Weather Authority Forecasts an “Active-Normal” Season with Threat of Multiple Landfalls; Gulf States Under Greatest Threat
Andover, MA, June 22, 2011 — Outperforming other, primary, public forecasters on named storms by 25% since 2006, WSI (Weather Services International) maintains its forecast for 15 named storms, 8 hurricanes and 4 intense hurricanes (category 3 or greater). These 2011 forecast numbers are above the long-term (1950-2010) averages of 12 named storms, 7 hurricanes, and 3 intense hurricanes and match the averages from the more active recent period (1995-2010) of 15/8/4. The current forecast numbers have not changed from either the April or May forecasts.
“There has been no change to the 2011 tropical forecast that we issued in April and again in May,” said WSI Chief Meteorologist Dr. Todd Crawford. “Most of the important drivers for tropical activity continue to indicate that an ‘active-normal’ season lies ahead of us. Since the most recent active tropical period began in 1995, we have averaged 15 named storms, 8 hurricanes and 4 intense hurricanes per year. Since tropical Atlantic sea surface temperatures are quite close to the 1995-2010 mean values, and since we do not expect either an El Nino or La Nina to develop this summer, our statistical model has output forecast numbers that exactly match those for the current active period, or ‘active-normal’ numbers. We do expect another active season in 2011, although not to the level of 2005 or 2010. However, while we expect less overall activity this year than last, we do expect a much more impactful season along the US coastline. The US has been spared from any landfalling hurricanes since 2008, and the hurricane drought in 2009 and 2010 is relatively rare in the historical record. In fact, the US has not had a three-year stretch without a hurricane landfall since the 1860s. Further, 80 percent of all years in the historical dataset have had at least one hurricane landfall in the US. Our recent good fortune in avoiding landfalling hurricanes is not likely to last.”
Crawford also indicated that the Gulf Coast was under a significant threat for hurricane landfall in the upcoming season.
“The lack of US landfalls in 2010 was primarily due to a persistent western Atlantic trough that essentially protected the US East Coast from any direct hits. We do not expect this feature to be in place this year during late summer and fall when most tropical storms occur. While we cannot explicitly state exactly where or when a hurricane might make landfall, our model does have some skill in distinguishing which coastal regions may be more favored than others. For the upcoming season, our hurricane landfall prediction model suggests increased chances (relative to normal) of US landfall in 2011, especially in the western Gulf states. This is not particularly unusual, since historically 43 percent of years have had multiple hurricane landfalls and the mean number of US landfalls since 1995 has been 2.26. Further, the western Gulf states have averaged 0.94 landfalls a season since 1995. The forecast numbers from our model are quite similar to those prior to the 2008 season, when Hurricanes Dolly, Gustav and Ike impacted Louisiana and Texas. As always, it is important for those in all US coastal areas to prepare for the upcoming hurricane season and not to let our guards down after the lack of landfalls the past couple of years.”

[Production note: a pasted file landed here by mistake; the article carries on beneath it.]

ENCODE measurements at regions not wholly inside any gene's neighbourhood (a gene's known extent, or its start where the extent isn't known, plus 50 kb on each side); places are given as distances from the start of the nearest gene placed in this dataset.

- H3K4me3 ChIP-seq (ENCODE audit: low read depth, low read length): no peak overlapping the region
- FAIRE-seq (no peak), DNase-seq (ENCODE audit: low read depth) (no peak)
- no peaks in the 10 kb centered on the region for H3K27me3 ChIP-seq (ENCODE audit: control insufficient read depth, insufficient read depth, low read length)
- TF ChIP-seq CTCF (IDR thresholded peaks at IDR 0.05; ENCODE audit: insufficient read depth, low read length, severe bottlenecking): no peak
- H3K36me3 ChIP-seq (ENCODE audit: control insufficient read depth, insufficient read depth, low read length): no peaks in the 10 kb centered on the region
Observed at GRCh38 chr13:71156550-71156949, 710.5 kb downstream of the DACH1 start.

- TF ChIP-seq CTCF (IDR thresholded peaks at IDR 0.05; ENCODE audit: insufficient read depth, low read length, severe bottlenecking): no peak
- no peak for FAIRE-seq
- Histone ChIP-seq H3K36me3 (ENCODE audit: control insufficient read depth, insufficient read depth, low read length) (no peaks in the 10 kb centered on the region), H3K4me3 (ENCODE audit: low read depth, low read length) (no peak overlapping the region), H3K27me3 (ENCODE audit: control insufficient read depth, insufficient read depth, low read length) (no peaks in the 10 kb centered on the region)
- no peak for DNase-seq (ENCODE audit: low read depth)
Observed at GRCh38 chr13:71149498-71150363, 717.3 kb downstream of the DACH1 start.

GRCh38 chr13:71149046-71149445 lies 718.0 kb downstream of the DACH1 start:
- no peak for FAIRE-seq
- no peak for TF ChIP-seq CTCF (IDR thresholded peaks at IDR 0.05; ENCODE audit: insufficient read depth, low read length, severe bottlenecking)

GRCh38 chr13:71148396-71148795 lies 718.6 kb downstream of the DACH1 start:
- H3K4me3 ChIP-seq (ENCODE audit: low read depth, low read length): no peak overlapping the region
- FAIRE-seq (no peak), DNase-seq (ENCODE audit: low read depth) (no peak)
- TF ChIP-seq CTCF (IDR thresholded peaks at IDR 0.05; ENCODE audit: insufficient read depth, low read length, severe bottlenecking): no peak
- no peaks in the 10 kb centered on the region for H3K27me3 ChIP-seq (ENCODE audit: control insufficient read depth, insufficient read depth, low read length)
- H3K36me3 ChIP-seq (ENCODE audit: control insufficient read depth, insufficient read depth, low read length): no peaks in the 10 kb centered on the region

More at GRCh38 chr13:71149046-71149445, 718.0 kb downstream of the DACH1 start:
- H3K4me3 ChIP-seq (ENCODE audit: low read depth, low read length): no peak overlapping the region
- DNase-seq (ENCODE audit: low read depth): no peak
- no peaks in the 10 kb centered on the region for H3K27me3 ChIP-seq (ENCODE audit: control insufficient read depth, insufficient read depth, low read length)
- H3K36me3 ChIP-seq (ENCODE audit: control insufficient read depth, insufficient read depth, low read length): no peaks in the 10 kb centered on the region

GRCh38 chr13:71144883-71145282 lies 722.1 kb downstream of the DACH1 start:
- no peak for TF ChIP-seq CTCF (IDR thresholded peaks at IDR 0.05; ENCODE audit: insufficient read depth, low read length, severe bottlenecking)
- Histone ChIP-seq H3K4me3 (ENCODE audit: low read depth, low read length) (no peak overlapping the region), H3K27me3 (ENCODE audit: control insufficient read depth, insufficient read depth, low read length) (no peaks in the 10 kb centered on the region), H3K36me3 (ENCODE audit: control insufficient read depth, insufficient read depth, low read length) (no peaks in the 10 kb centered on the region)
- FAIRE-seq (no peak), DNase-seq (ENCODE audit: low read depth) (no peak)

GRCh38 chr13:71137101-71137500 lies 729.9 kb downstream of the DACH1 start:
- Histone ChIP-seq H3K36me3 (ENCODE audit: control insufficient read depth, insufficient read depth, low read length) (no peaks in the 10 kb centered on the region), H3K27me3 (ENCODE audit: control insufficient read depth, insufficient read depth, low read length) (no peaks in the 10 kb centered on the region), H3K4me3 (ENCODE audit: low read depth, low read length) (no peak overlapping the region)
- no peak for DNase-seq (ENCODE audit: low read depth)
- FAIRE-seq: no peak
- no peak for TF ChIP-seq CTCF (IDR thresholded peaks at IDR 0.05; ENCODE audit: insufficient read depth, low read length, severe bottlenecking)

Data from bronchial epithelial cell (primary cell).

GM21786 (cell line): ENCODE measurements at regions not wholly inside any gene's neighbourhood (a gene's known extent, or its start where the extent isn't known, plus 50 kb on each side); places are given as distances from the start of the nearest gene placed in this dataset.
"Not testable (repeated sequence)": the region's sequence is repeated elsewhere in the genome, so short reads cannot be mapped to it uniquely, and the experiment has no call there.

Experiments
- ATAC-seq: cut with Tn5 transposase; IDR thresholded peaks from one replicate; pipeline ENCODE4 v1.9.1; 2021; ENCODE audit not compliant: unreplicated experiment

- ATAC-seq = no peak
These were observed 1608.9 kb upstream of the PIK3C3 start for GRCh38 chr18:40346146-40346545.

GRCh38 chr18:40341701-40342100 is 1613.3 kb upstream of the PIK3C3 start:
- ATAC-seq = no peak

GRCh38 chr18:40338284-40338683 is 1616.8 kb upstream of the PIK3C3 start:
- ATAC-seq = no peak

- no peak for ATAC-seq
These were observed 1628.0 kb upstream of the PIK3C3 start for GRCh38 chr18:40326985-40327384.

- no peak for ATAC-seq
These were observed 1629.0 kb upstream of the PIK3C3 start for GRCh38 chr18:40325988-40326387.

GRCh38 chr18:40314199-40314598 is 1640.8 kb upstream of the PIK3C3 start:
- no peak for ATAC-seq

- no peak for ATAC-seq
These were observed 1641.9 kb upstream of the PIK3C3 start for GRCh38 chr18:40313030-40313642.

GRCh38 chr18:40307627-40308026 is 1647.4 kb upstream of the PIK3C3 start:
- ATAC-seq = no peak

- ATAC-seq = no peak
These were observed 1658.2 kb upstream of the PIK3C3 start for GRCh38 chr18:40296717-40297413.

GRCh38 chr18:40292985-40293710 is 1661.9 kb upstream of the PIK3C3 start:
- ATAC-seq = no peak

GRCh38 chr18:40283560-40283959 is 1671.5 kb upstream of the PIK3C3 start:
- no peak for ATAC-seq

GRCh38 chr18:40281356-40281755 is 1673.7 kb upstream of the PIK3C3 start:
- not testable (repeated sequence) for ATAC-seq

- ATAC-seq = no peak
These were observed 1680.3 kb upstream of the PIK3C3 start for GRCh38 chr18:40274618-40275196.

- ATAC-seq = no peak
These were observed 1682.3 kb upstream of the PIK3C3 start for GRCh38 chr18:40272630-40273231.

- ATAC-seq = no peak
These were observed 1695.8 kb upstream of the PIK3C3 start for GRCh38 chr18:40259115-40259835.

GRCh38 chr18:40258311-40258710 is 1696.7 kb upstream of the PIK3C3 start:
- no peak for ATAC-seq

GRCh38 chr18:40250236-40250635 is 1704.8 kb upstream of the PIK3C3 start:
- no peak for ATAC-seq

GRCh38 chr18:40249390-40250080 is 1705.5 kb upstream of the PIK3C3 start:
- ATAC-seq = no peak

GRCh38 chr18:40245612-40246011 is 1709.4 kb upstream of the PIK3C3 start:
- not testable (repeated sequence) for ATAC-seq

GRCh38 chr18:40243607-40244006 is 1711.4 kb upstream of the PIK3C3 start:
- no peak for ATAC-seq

Energy traders, insurance professionals and risk managers look to WSI for accurate, timely weather information around the clock and across the globe. The next seasonal forecast update, which will include forecasts for summer temperatures, will be issued on July 26. The next update for the 2011 tropical season will be released on July 27.
WSI (Weather Services International) is the world's leading provider of weather-driven business solutions for professionals in the energy, insurance, aviation and media markets, as well as multiple federal and state government agencies. WSI is a member of The Weather Channel Companies and is headquartered in Andover, Massachusetts with offices in Birmingham, England. The Weather Channel Companies are owned by a consortium made up of NBC Universal and the private equity firms The Blackstone Group and Bain Capital.
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